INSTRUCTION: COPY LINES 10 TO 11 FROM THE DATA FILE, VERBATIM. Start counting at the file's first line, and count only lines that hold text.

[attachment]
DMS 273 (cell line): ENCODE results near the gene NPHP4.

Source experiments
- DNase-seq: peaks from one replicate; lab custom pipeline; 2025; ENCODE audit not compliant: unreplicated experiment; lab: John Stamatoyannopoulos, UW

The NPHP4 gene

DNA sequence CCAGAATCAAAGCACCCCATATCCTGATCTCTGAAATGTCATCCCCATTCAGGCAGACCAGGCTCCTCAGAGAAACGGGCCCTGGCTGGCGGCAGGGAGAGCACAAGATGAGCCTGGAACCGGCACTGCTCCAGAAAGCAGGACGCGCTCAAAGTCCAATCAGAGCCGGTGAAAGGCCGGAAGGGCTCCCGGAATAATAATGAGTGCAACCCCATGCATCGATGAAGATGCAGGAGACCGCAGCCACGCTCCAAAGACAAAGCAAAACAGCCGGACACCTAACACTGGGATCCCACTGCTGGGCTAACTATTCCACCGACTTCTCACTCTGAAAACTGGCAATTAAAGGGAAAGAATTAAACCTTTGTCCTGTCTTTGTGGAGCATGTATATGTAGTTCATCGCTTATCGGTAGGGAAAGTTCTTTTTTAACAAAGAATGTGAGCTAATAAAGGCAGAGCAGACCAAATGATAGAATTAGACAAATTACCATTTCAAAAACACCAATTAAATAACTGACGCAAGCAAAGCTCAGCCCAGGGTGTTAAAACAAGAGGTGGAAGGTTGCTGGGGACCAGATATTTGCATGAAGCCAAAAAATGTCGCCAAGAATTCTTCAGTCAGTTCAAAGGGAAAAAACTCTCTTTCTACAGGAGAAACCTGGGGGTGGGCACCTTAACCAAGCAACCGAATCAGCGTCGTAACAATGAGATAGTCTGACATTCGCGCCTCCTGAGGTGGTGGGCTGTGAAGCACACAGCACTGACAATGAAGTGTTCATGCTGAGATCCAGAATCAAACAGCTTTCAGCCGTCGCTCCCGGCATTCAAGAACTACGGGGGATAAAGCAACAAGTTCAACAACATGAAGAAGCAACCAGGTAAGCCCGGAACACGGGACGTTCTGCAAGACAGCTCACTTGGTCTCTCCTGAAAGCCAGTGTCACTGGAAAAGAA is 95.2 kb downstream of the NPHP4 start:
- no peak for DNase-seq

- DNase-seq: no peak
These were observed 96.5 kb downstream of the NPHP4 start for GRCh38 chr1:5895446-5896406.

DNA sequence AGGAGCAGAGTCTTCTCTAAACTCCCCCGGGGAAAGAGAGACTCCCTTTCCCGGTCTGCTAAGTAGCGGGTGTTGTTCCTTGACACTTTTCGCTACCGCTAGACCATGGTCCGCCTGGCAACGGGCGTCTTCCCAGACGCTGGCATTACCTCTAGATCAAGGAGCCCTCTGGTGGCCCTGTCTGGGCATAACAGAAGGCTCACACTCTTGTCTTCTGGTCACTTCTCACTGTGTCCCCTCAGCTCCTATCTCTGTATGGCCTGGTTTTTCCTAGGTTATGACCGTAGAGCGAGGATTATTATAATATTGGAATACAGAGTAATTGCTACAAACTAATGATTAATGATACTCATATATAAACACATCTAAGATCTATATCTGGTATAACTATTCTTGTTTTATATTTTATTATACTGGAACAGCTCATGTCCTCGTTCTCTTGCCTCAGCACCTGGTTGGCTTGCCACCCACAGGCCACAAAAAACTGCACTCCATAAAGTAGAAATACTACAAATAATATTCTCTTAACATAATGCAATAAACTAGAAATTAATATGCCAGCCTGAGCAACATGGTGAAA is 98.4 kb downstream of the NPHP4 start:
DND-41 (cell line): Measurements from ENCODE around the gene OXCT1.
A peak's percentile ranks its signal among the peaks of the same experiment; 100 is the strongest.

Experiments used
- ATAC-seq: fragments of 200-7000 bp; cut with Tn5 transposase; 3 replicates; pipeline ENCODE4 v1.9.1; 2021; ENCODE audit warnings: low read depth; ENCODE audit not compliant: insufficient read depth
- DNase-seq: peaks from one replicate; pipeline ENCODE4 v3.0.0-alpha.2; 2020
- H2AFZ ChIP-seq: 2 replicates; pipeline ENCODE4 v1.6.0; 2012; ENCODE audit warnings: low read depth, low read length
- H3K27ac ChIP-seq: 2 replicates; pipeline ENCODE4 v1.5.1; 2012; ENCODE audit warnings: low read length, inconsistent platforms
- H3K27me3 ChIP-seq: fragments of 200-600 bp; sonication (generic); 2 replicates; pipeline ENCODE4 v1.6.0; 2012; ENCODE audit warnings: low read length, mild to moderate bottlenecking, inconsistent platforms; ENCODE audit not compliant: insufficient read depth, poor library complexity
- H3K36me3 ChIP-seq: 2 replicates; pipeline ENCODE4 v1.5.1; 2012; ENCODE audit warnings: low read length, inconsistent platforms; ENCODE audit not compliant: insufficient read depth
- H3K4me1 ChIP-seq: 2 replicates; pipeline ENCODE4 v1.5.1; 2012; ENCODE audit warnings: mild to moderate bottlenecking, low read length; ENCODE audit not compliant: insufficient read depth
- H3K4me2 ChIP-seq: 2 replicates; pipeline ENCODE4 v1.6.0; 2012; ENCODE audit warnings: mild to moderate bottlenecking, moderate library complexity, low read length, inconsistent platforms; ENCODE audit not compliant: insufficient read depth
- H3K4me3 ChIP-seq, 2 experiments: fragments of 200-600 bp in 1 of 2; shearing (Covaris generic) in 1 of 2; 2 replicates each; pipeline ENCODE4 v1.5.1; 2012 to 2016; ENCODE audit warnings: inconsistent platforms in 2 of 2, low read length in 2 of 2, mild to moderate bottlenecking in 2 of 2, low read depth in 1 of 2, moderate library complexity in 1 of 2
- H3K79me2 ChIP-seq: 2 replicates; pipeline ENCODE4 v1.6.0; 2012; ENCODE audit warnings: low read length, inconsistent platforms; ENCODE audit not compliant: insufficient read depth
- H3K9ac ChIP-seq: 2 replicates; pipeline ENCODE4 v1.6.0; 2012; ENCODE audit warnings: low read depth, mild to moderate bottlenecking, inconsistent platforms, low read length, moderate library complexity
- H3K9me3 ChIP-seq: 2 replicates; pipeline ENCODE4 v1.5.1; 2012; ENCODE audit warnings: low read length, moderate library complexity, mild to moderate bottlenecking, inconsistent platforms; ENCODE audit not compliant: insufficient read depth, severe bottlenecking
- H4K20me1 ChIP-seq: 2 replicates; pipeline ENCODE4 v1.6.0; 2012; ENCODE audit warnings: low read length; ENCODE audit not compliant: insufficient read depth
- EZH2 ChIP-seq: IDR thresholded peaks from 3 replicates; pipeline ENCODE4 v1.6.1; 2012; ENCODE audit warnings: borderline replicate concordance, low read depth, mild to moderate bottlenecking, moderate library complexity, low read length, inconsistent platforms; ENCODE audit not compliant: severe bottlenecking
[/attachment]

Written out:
DND-41 (cell line): Measurements from ENCODE around the gene OXCT1.
A peak's percentile ranks its signal among the peaks of the same experiment; 100 is the strongest.